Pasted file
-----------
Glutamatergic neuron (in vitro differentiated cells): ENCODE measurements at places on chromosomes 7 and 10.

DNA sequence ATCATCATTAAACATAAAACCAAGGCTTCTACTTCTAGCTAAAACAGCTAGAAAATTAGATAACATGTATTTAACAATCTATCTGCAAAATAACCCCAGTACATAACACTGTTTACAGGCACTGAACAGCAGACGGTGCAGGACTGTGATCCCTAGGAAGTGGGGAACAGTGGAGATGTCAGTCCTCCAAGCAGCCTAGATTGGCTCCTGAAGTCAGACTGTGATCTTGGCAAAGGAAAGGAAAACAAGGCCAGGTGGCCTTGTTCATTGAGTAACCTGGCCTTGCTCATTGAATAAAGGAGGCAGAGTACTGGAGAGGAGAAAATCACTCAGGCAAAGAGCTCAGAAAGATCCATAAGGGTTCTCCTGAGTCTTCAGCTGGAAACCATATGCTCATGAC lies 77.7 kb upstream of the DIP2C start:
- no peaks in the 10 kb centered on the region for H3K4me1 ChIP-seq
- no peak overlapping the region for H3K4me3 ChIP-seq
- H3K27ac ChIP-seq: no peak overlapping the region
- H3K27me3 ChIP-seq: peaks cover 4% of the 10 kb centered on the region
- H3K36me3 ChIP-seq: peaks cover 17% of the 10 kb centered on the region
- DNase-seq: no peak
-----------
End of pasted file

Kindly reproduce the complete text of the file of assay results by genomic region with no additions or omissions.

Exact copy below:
Glutamatergic neuron (in vitro differentiated cells): ENCODE measurements at places on chromosomes 7 and 10.

DNA sequence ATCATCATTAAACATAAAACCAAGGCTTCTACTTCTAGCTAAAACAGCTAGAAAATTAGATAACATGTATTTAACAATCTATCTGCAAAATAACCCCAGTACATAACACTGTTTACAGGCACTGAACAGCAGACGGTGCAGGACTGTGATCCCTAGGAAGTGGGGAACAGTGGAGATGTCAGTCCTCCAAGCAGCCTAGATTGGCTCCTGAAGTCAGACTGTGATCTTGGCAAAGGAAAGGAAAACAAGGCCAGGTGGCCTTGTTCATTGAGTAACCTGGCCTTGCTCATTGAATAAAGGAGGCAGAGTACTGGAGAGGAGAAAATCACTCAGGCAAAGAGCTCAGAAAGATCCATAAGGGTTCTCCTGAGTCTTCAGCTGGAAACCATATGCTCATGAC lies 77.7 kb upstream of the DIP2C start:
- no peaks in the 10 kb centered on the region for H3K4me1 ChIP-seq
- no peak overlapping the region for H3K4me3 ChIP-seq
- H3K27ac ChIP-seq: no peak overlapping the region
- H3K27me3 ChIP-seq: peaks cover 4% of the 10 kb centered on the region
- H3K36me3 ChIP-seq: peaks cover 17% of the 10 kb centered on the region
- DNase-seq: no peak